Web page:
Neutrophil killing assay
Neutrophils were purified from healthy donors using PolyMorphPrep-kit (Axis-Shield, Oslo, Norway) and RBCs lysed with sterile H20 as previously described . Neutrophils were seeded at 2 × 105 cells/well in 96-well microtiter plates in RPMI.
Plasma was obtained from healthy volunteers as previously described . All neutrophil and plasma donors exhibited high serum titer (>1:20,000) against serotype M1 and M49 GAS (Additional file 1 Table S1). GAS strains were grown as described and opsonized for 1 h at 37°C in 80% plasma, with or without pretreatment using recombinant EndoS (rEndoS) under rotating conditions. For pretreatment, 1 mL of plasma was incubated with 50 μg of rEndoS or PBS (control) at 37°C for 2 h with rotation. The bacteria were then diluted to the desired concentration in RPMI with a final concentration of 2% plasma and added to the neutrophils at a multiplicity of infection (MOI) of 10 bacteria per cell. Control wells contained GAS in RPMI and 2% plasma without neutrophils. The plate was centrifuged at 500 × g for 10 min and incubated for 30 min at 37°C with 5% CO2 before being serially diluted in sterile H2O and triplicate wells were plated on Todd-Hewitt agar (THA) plates for enumeration. Percent survival of the bacteria was calculated relative to control wells. Data from three separate experiments were normalized to 5448 or NZ131[empty vector] and combined.
Monocyte killing assay
The human monocytic cell line U937 was seeded at 5 × 105 cells/well in RPMI supplemented with 10% fetal bovine serum (FBS) in 24-well plates. GAS was grown and pre-opsonized in human plasma with or without rEndoS treatment, as described above. Bacteria were grown as described above and added to the U937 cells at MOI = 10 and incubated at 37°C with 5% CO2. Samples were collected at 1, 2, 3 and 4 h when monocytes were lysed with 0.025% Triton X-100 (MP Biomedicals, Aurora, OH) and triturated vigorously. Surviving bacteria from triplicate wells were plated on THA for enumeration. Percentage of surviving bacteria was calculated relative to the initial innoculum. Data from at least three separate experiments were normalized to 5448 or NZ131[empty vector] and combined.
Determination of donor serum titers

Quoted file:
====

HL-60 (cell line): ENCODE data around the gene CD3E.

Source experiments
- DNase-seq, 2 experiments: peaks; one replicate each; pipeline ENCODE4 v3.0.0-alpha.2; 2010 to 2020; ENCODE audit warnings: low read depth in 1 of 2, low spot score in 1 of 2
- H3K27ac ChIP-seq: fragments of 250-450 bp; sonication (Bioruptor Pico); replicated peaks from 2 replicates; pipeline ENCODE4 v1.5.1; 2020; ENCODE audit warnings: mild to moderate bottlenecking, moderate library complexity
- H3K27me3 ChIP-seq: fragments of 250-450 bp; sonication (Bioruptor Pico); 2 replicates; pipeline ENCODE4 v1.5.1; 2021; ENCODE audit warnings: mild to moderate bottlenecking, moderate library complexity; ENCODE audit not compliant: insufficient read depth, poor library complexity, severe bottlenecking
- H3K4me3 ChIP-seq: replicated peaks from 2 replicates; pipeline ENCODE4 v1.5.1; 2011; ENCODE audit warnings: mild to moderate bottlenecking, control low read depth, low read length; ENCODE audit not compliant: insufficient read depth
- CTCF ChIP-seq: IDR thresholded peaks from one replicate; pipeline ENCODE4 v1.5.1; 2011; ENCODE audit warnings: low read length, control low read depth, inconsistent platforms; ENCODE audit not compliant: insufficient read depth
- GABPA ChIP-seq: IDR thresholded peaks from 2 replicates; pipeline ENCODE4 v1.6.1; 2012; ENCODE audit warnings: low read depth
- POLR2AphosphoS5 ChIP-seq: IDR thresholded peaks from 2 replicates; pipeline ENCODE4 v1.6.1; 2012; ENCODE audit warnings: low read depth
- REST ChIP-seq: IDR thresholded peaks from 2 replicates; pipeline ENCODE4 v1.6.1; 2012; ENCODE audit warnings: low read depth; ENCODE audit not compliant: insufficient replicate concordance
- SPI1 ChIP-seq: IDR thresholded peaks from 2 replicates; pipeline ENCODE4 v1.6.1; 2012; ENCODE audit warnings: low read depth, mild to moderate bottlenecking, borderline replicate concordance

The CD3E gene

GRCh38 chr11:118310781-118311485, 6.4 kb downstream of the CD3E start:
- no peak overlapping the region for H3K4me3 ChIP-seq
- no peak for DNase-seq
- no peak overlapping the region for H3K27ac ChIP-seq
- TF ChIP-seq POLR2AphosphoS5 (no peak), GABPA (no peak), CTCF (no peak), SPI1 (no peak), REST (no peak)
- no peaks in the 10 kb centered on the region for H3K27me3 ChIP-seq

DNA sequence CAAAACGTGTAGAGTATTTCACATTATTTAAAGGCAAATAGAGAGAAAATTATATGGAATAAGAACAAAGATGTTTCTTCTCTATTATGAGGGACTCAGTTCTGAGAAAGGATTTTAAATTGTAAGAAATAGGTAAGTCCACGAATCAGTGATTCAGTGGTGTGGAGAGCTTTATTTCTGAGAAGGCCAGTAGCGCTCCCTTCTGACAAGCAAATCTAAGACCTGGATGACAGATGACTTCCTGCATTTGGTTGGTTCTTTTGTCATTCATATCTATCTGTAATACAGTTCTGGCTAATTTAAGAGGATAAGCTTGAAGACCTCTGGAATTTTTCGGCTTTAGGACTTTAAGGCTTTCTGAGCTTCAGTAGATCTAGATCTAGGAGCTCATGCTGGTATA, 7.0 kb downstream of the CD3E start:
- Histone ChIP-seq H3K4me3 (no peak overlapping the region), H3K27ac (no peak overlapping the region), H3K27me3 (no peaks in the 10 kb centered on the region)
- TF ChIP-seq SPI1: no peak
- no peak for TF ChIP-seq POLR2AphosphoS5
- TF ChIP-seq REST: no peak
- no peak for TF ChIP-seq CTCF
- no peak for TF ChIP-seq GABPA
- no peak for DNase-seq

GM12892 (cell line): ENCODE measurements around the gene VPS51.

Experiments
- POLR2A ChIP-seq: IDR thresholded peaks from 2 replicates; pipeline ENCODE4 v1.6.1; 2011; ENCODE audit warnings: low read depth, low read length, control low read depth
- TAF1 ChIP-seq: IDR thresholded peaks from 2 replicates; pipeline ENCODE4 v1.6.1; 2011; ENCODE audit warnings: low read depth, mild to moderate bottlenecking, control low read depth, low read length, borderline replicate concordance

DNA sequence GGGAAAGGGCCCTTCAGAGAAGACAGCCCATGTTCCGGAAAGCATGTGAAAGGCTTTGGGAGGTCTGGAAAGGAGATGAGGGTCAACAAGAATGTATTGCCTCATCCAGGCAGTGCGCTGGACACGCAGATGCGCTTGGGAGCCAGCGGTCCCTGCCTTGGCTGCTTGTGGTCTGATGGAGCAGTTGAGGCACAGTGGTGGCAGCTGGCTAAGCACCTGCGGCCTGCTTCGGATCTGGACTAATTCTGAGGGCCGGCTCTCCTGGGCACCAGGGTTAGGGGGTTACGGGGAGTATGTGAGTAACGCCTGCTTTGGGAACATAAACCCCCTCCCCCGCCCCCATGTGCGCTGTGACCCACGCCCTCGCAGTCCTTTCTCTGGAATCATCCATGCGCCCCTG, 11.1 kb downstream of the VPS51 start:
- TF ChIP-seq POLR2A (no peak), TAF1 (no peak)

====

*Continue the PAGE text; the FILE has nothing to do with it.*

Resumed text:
Blood from healthy human donors was collected in glass venous blood collection tubes with no additives (BD Biosciences, San Jose, CA) and clotted at room temperature for 15 min. Blood was centrifuged at 3,200 × g for 10 min at 4°C. The serum fraction was collected and stored at -80°C.
GAS strains NZ131 (serotype M49) and 5448 (serotype M1) were grown to mid-log phase in THB. Bacteria were resuspended in PBS and heat-killed at 95°C for 10 min. Heat-killed bacteria were mixed with a final concentration of 0.1 M NaHCO3 pH 9.6 and 106 bacteria per well were coated to 96-well high-bind ELISA plates (Costar, Cambridge, MA) at 4°C overnight. Plates were washed with PBS + 0.05% Tween (PBS-T) and blocked with 4% BSA + 10% FBS in PBS-T for 1 h at 37°C. Serum samples were diluted in blocking solution and incubated for 2 h at 37°C. Plates were washed with PBS-T and incubated with 1:5000 dilution of HRP-conjugated goat anti-human IgG antibody (Promega, Madison, WI) for 1 h at room temperature. Plates were washed five times with PBS-T and incubated with TMB substrate reagent (BD OptEIA TMB Substrate Reagent Set, BD Biosciences) at room temperature for 30 min. The reaction was stopped with an equal volume of 0.2 N sulfuric acid, and the plate was read at 450 nm. End point titer was determined as the dilution giving signal above a calculation cutoff determined using a mouse serum negative control and the calculation method described in .
In vivomouse model
To evaluate the contribution of EndoS to GAS virulence in vivo, we utilized a murine model of systemic infection. GAS strains were grown as described and resuspended in PBS with 5% mucin for an inoculum of 2 × 107 cfu for WT M1T1 strain 5448 and isogenic mutant 5448ΔndoS, and 5 × 108 cfu for NZ131[empty vector] and NZ131[pNdoS]. 8-10 week old female CD-1 mice (n = 6 for 5448, n = 10 for NZ131) were infected intraperitoneally with GAS strains and mortality was monitored daily for 10 days.
Cfu enumeration in neutrophil and monocyte killing assays were statistically analyzed by unpaired Student's t-test. Differences were considered significant if P < 0.05. The in vivo results were evaluated with log-rank (Mantel-Cox) test for comparison of survival curves. Differences in survival were considered significant if P < 0.05. All statistical analysis was performed using GraphPad Prism v.5 (GraphPad Software).
Permission to collect human blood under informed consent was approved by the UCSD Human Research Protections Program. All animal use and procedures were approved by the UCSD Institutional Animal Care and Use Committee.